The pain should be unbearable just about now — that is, the pain of readjusting to the heightened traffic gridlock now that school is under way. Of course, Tropical Storm Erika has had its own painful effect on the traffic scene.
But there is relief on the way. Since we began our traffic initiative, H*ll on Wheels, decision-makers in Miami-Dade have been thinking with renewed urgency about quick and moderately priced solutions, such as rapid-bus routes, trolleys and redirecting traffic one way during rush hour.
That’s all good. But the question of malfunctioning traffic lights is one of those fixes that is still grating on motorists’ nerves.
Miami-Dade Mayor Carlos Gimenez recently told the Editorial Board he is setting aside thousands of dollars in his proposed budget to truly synchronize crucial traffic lights by better linking them to the main frame so they can be adjusted in real-time traffic.
Never miss a local story.
We recently asked readers to tell the county’s transportation managers the intersections that need immediate attention:
Frank Kruszewski, Miami Beach:
In Miami Beach, there is zero synchronization at the intersections of Alton Road at 17th Street and at Dade Boulevard and 20th Street. You go from one red light to the next. Gridlock!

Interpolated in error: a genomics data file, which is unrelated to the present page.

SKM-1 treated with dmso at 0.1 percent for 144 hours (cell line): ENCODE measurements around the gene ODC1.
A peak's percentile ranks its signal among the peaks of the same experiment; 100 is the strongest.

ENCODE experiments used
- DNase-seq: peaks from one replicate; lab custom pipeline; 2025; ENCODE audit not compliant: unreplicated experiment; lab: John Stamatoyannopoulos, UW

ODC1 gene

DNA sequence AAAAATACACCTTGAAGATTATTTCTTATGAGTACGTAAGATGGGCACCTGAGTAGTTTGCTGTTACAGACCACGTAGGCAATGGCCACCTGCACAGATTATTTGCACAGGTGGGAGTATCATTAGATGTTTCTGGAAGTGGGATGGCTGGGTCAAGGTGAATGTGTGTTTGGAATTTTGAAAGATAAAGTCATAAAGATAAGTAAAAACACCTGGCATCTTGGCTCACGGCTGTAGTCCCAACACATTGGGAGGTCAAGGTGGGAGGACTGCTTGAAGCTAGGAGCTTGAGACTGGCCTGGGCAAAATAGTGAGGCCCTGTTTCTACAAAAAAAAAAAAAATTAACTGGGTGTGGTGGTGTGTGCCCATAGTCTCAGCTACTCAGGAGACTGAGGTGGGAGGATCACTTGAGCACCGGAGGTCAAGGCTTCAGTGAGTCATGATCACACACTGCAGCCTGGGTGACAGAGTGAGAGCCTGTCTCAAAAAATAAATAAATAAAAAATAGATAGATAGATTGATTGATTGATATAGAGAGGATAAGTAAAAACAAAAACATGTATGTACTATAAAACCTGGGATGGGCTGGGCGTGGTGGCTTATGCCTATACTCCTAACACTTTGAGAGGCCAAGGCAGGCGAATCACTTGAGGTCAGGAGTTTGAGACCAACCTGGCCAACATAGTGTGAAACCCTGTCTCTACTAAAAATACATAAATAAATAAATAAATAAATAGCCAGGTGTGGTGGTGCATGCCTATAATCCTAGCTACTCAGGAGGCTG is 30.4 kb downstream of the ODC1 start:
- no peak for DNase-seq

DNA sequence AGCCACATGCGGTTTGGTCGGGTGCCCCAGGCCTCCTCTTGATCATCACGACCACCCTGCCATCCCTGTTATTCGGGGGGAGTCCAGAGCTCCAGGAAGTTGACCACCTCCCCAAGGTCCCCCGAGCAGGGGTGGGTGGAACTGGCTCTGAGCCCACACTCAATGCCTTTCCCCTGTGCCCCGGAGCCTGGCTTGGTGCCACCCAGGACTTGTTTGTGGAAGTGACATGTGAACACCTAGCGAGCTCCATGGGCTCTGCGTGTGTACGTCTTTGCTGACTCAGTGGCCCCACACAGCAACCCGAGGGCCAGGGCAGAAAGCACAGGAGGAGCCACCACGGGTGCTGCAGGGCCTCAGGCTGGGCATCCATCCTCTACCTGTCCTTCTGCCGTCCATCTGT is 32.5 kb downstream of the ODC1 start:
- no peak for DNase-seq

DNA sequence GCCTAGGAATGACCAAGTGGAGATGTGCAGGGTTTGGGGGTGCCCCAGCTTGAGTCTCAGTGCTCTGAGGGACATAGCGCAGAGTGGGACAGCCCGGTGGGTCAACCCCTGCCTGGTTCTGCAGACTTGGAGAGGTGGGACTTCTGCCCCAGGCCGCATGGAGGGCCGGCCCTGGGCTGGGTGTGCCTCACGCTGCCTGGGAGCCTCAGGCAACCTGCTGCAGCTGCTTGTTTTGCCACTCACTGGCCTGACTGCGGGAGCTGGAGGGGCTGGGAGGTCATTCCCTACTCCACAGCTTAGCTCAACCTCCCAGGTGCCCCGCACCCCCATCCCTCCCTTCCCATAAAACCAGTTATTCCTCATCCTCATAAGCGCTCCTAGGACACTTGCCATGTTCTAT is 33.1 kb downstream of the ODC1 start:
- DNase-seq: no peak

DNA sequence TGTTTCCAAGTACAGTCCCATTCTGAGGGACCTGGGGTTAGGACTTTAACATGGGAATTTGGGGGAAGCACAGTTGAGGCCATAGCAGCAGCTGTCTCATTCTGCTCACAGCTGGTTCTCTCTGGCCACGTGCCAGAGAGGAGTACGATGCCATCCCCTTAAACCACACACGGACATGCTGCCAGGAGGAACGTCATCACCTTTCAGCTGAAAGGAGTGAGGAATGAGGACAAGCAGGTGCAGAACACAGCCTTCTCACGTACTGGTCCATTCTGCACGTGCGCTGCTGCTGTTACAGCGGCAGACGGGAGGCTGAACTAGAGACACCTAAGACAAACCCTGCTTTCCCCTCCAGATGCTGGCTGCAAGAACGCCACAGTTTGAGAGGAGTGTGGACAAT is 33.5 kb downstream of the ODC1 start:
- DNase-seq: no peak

Gabriel Perez, Coral Gables:
The intersection at Le Jeune Road and Southwest Eighth Street must be looked at. Going north on Le Jeune during the day takes at least two or three light changes. And this is all the time!
Tim Carson, Miami:
The right lane on northbound Southwest 117th Avenue at Bird Road should be changed to right-turn-only, and also have a right-turn light. Most cars turn right in that lane. But if just one car goes straight, it backs up when the light is red, and no one can take advantage of turning right on red.
Roger Hailey, Miami:
I pick Southwest 36th Street and Le Jeune Road near the airport.
Cameron M. Kelly, Miami:
I pick Bird Road and Southwest 37th Avenue.
Francisco Roig, Miami:
When the light is green at the intersection of Southwest 42nd Avenue and Andalusia in Coral Gables, vehicles turning onto Le Jeune north cannot progress because the next traffic light at the intersection of Le Jeune and Coral Way is red. Clogging is a chronic problem here.
Shari Whitcomb, Kendall:
Thank you! I’ve been wondering whom I can advise of this nightmare intersection for months: Kendall Drive and Southwest 97th Avenue, just east of the overpass at the State Roads 878/874 ramp northbound. It can take four light changes to make it through the intersection.
Maria Luisa Castellanos, Miami:
There are many chronically clogged intersections in Miami. But the worse are where major east-west roads such as Eighth Street, Bird Road and Coral Way cross the Palmetto Expressway. Going east in the morning and west in the evening is a nightmare!
Liz Kenneally, Miami:
Here’s where there are constant long lines because the green lights are super short time: 1. Bird Road and South Dixie Highway, 2. Southwest 80th Street and Dixie Highway, 3. Southwest 24thStreet starting from 63rd Avenue to the Palmetto Expressway, going west.
So, from this sampling it looks like there’s a lot of aggravating gridlock to the south and west in Miami-Dade.
That can’t possibly mean that traffic’s flowing smoothly in the north, can it? Anyone? Let us know.